Document Type




Format of Original

10 p.

Publication Date




Source Publication

Water Research

Source ISSN


Original Item ID

doi: 10.1016/j.watres.2012.03.015


The presence of micropollutants can be a concern for land application of biosolids. Of particular interest are nonylphenol diethoxylate (NP2EO), nonylphenol monoethoxylate (NP1EO), and nonylphenol (NP), collectively referred to as NPE, which accumulate in anaerobically digested biosolids and are subject to regulation based on the environmental risks associated with them. Because biosolids are a valuable nutrient resource, it is essential that we understand how various treatment processes impact the fate of NPE in biosolids. Thermal hydrolysis (TH) coupled with mesophilic anaerobic digestion (MAD) is an advanced digestion process that destroys pathogens in biosolids and increases methane yields and volatile solids destruction. We investigated the impact of thermal hydrolysis pretreatment on the subsequent biodegradation of NPE in digested biosolids. Biosolids were treated with TH, anaerobic digestion, and aerobic digestion in laboratory-scale reactors, and NPE were analyzed in the influent and effluent of the digesters. NP2EO and NP1EO have been observed to degrade to the more estrogenic NP under anaerobic conditions; therefore, changes in the ratio of NP:NPE were of interest. The increase in NP:NPE following MAD was 56%; the average increase of this ratio in four sets of TH-MAD samples, however, was only 24.6 ± 3.1%. In addition, TH experiments performed in pure water verified that, during TH, the high temperature and pressure alone did not directly destroy NPE; TH experiments with NP added to sludge also showed that NP was not destroyed by the high temperature and pressure of TH when in a more complex sludge matrix. The post-aerobic digestion phases removed NPE, regardless of whether TH pretreatment occurred. This research indicates that changes in biosolids processing can have impacts beyond just gas production and solids destruction.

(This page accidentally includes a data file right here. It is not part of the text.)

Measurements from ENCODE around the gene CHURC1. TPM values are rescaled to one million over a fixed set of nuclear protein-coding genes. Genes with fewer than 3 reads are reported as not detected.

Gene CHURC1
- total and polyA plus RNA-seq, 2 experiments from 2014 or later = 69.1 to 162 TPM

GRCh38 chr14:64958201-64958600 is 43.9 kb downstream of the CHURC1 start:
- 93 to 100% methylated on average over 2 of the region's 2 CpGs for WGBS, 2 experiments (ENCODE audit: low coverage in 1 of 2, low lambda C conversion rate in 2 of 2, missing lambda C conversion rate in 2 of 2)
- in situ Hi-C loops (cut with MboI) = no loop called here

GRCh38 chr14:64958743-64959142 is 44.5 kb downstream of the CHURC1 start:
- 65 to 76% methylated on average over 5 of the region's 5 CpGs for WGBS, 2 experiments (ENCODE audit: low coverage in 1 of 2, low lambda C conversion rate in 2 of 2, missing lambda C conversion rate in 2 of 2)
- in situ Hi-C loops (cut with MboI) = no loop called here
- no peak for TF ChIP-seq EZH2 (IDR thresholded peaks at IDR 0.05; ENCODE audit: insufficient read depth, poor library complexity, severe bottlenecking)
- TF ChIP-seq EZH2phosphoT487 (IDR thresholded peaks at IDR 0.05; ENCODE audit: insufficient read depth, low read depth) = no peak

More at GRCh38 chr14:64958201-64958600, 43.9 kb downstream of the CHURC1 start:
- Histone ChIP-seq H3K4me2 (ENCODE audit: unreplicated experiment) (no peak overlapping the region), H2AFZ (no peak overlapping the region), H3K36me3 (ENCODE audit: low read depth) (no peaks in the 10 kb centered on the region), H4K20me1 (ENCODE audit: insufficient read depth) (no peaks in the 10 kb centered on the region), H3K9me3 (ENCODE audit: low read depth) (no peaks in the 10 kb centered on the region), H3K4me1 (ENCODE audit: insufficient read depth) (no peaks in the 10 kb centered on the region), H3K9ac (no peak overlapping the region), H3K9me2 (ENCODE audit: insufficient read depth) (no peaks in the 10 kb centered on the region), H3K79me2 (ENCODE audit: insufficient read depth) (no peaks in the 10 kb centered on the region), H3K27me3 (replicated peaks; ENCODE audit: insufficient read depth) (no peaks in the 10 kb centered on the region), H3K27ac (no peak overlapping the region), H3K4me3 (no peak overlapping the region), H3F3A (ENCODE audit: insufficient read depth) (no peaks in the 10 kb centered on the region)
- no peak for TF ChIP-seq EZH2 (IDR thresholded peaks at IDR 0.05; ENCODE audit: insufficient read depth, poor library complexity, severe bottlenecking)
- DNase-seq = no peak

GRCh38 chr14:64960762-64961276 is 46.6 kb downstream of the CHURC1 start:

Accepted version. Water Research, Vol. 46, No. 9 (June 2012): 2937-2946. DOI. © 2012 Elsevier. Used with permission.

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